While construction of the Chesham line was underway, the Metropolitan Railway was also expanding to the northwest, and in 1892 the extension to Aylesbury and on to Verney Junction opened. Most trains on the branch line were operating as a shuttle service between Chesham and the main line at Little Chalfont rather than as through trains to London. The opening in 1899 of the Great Central Railway, Edward Watkin's connection between London and Manchester, as well as the highly successful Metro-land campaign encouraging Londoners to move to the rural areas served by the railway, led to an increase in traffic in the area, although the Chesham branch was less affected by development than most other areas served by the railway. In 1933 the Metropolitan Railway was taken into public ownership and became the Metropolitan line of the London Underground. London Underground aimed to concentrate on their core business of passenger transport in London, and saw the rural and freight lines in Buckinghamshire as an expensive anomaly. The day-to-day operation of the Chesham branch was transferred to the London and North Eastern Railway, although London Transport retained control. In 1960 the line was electrified, and from 1962 on was operated by London Underground A Stock trains.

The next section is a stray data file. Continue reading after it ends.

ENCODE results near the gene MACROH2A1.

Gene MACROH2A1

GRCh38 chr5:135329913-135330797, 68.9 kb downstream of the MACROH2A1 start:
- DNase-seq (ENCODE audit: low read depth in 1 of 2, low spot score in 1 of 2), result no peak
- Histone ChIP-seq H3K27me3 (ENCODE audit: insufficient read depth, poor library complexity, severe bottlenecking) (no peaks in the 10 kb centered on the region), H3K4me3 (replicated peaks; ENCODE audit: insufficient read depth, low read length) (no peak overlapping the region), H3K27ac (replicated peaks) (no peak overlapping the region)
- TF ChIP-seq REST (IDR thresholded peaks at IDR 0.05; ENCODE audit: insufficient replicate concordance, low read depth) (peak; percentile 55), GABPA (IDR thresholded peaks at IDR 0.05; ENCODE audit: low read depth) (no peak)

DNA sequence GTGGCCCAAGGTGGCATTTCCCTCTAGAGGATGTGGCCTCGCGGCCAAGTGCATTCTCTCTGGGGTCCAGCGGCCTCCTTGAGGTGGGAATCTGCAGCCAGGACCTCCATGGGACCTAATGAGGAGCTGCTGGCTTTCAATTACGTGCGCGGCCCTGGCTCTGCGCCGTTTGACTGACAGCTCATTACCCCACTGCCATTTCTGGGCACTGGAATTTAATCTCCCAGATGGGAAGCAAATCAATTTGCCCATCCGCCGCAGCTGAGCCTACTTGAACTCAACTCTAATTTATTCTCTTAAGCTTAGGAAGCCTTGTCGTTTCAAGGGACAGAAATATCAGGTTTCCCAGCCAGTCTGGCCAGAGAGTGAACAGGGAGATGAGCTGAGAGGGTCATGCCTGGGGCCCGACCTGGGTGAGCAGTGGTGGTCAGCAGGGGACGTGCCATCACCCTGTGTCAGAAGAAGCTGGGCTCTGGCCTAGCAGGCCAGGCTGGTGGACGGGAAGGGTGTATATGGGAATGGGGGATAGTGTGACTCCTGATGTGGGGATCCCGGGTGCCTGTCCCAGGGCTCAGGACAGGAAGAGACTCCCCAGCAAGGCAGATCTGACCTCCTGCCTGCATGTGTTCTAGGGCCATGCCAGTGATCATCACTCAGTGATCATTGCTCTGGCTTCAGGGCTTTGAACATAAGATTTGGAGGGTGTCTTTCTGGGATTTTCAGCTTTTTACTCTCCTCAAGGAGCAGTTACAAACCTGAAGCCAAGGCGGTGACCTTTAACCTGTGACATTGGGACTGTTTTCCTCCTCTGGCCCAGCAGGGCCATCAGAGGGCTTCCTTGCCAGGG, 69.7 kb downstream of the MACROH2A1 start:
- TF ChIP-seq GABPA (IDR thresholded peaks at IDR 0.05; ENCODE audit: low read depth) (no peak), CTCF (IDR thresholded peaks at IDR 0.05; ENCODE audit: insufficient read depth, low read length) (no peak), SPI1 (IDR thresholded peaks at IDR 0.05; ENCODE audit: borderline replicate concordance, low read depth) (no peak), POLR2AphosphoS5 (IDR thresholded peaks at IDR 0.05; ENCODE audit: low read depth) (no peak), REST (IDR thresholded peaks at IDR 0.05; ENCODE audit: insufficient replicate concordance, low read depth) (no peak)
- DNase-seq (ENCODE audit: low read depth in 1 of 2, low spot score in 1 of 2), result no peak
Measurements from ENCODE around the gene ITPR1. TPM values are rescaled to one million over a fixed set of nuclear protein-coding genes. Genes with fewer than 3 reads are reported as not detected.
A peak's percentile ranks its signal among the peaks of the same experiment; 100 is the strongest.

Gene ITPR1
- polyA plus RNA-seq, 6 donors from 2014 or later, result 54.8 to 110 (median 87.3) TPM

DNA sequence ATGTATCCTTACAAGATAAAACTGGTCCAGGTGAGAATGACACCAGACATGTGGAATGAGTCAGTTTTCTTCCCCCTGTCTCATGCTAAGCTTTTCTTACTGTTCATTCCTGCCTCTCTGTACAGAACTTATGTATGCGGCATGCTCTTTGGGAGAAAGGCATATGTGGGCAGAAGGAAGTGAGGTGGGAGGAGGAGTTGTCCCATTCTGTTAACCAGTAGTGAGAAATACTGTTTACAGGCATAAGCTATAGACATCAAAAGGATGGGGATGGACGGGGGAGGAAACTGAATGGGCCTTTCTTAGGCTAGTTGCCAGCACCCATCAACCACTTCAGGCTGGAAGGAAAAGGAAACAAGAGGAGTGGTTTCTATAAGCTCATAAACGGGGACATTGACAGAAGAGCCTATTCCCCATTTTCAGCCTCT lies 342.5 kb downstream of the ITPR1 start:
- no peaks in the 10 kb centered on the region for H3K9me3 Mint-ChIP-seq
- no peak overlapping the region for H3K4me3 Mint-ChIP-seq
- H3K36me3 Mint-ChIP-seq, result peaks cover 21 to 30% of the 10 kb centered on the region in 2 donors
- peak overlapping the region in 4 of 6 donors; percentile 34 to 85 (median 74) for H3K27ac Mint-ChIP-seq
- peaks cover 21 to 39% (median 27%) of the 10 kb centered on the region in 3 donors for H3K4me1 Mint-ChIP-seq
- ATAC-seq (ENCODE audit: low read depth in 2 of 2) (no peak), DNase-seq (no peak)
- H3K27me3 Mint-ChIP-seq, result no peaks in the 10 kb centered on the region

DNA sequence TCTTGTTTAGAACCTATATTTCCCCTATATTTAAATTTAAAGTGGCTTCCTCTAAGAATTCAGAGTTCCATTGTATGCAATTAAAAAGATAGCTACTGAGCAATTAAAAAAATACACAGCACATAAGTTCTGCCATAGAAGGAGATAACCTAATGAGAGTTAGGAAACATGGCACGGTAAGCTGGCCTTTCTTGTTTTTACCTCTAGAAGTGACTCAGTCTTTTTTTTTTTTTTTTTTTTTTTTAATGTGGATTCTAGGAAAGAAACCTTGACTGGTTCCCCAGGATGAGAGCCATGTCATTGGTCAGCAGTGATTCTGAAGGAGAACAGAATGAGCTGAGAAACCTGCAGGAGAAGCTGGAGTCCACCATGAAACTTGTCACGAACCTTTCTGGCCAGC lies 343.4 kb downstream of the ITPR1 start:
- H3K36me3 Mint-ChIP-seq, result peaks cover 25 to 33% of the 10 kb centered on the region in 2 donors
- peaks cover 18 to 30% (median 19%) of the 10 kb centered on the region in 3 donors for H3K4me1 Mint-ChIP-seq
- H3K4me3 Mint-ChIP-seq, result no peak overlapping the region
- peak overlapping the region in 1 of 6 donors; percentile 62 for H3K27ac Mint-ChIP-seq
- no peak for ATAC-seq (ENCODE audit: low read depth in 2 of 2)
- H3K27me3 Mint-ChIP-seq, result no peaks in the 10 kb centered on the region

In the 1970s and 1980s decaying infrastructure and the withdrawal of subsidies brought the future of the line into doubt. As one of its last acts the Greater London Council paid for the replacement of two bridges on the line, allowing operations to continue. The centenary of the line in 1989 saw a renewal of interest and an upgrading of the trains between Chalfont & Latimer and London Marylebone station made commuting more practical, and usage of the line stabilised. The introduction of London Underground S Stock in 2010 led to the replacement of the shuttle service with half-hourly through trains to and from London.Chiltern Way
The Chiltern Way is a waymarked long-distance footpath in southern England in the United Kingdom. It was created by the Chiltern Society as a millennium project.Granborough Road railway station